Access to healthy food and food insecurities are compounding realities in The Bronx and are major contributors to the borough being a food desert. The Bronx is the largest supplier of different products and foodstuffs, by way of the N.Y.C Terminal Produce Market. It supplies vegetables and fruits to over “22 million people within 50 miles of the market“. According to the N.Y.C website reports, “It’s revenues exceed $2 billion dollars annually and it is more than any other Produce Market in the world!”
New York is a city of extremes. The chasm between the populations in the city, in obvious ways, particularly in the food system, is vast. And definitely, no greater place can this be seen in New York than in The Bronx. Mott Haven and Melrose are two examples of South Bronx neighborhoods where access to healthy and fresh produce is limited. Compared to the rest of the city, these two areas rank 8th for the percentage of obese adults and 7th for percentage of adults with diabetes according to the most recent release of NYC Health Profiles.
The paradox is that The Bronx is the hub and deposit of produce for most businesses and millions of people in the North East, an absurdity given that this food is not consumed by most of The Bronx community, but rather bypasses it. Get the idea from this; located in New York’s 15th congressional district, The Bronx has the highest rate of hunger in the USA. It is identified as a food desert, lacking access to healthy but affordable foods. The shortage of healthy and affordable supermarkets in the Bronx causes residents to rely on bodegas (local corner stores), who are the unsung heroes of the community, but rarely do bodegas offer healthy nutritious food. The few fruits and vegetables sold in these corner establishments, would more often than naught, not past stringent supermarket standards, forcing families to choose between bad and worse.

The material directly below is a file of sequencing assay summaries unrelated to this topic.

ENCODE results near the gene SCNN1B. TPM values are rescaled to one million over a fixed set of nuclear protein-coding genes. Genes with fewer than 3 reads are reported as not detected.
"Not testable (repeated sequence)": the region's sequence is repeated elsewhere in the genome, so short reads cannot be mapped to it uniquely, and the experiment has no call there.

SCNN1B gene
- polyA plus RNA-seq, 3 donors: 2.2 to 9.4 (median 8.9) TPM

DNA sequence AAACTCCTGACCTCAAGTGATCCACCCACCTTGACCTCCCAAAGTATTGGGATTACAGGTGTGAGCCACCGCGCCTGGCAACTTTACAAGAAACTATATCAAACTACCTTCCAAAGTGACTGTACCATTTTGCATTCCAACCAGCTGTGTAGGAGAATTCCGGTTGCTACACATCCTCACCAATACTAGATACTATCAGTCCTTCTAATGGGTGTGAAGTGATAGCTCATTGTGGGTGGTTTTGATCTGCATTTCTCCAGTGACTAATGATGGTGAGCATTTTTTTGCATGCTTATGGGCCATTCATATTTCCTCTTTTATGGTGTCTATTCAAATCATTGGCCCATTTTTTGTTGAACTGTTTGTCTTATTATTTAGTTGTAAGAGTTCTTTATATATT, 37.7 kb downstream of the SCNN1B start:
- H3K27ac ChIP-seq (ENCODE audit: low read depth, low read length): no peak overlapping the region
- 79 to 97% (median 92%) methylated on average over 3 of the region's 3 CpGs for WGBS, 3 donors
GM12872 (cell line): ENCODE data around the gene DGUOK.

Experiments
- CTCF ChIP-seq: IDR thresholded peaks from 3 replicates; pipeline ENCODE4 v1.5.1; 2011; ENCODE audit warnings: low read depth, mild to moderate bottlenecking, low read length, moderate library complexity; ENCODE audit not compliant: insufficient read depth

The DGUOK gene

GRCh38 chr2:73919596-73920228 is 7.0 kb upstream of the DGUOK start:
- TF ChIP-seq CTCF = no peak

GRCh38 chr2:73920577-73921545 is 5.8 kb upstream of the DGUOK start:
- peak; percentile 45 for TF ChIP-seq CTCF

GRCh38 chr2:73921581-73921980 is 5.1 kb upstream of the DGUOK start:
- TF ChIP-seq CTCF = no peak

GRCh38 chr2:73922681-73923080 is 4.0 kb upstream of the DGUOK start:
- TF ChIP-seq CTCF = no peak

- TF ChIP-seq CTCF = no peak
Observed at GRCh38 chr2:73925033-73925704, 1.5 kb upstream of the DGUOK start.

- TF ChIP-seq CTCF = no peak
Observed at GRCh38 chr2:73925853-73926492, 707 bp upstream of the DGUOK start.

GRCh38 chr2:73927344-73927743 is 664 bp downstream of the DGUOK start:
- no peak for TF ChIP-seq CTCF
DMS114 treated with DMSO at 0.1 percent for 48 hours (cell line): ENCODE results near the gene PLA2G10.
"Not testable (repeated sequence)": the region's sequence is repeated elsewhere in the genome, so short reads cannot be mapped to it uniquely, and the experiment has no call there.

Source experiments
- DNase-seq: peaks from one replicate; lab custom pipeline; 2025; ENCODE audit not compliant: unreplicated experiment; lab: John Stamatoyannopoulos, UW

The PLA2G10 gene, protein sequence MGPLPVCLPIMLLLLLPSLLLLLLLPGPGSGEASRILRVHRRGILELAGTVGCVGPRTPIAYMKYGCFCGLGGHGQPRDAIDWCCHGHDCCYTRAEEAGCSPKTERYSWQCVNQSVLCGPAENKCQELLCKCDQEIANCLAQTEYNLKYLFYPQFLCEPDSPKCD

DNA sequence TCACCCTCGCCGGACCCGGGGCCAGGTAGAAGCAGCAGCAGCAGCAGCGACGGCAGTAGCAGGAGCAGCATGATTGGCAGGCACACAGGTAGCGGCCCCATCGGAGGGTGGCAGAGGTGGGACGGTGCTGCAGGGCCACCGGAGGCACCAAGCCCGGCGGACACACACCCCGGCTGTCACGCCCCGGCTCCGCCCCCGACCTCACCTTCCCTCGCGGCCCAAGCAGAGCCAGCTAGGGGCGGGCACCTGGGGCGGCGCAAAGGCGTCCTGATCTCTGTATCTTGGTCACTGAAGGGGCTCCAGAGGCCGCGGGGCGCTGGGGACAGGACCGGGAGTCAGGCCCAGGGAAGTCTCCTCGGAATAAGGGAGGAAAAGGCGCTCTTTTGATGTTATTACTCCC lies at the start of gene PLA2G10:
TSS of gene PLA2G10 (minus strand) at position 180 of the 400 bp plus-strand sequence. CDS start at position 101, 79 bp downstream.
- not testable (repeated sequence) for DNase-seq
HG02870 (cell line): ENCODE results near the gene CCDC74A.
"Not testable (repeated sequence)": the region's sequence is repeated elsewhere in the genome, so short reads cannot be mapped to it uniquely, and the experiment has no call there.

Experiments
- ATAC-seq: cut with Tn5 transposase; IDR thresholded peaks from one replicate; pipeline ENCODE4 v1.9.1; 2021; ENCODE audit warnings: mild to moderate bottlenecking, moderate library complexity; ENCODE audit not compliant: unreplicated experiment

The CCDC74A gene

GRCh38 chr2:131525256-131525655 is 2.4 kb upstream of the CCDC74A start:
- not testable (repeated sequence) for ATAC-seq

Add onto that the marketing blitz of cheap, unhealthy foods, which are high in fat, salt, and sugar, and it’s no wonder The Bronx is one of the communities with a high rate of diabetes-related mortality. Communities such as these are common in inner cities and enclaves of black and brown populations throughout the United States.
Many in these disinvested communities have been clamoring for healthy alternatives that can help transform the way they eat and live. Full-service supermarkets, which tend to offer varieties of fresh, affordable fruits and vegetables, are less available in minority and low-income communities. However small grocers, fast food restaurants and bodegas that generally sell nutritionally – poor foods, higher calorie, and beverages are more prevalent in low-income neighborhoods than in wealthier neighborhoods.
After decades of abandonment by the city, the community is waking up to these disparities and forging ahead to see what can be done to help their neighborhoods and bring a shift to the current realities. I caught up with a social entrepreneur, Henry Obispo who has spent years creating change and bringing access to his beloved South Bronx community.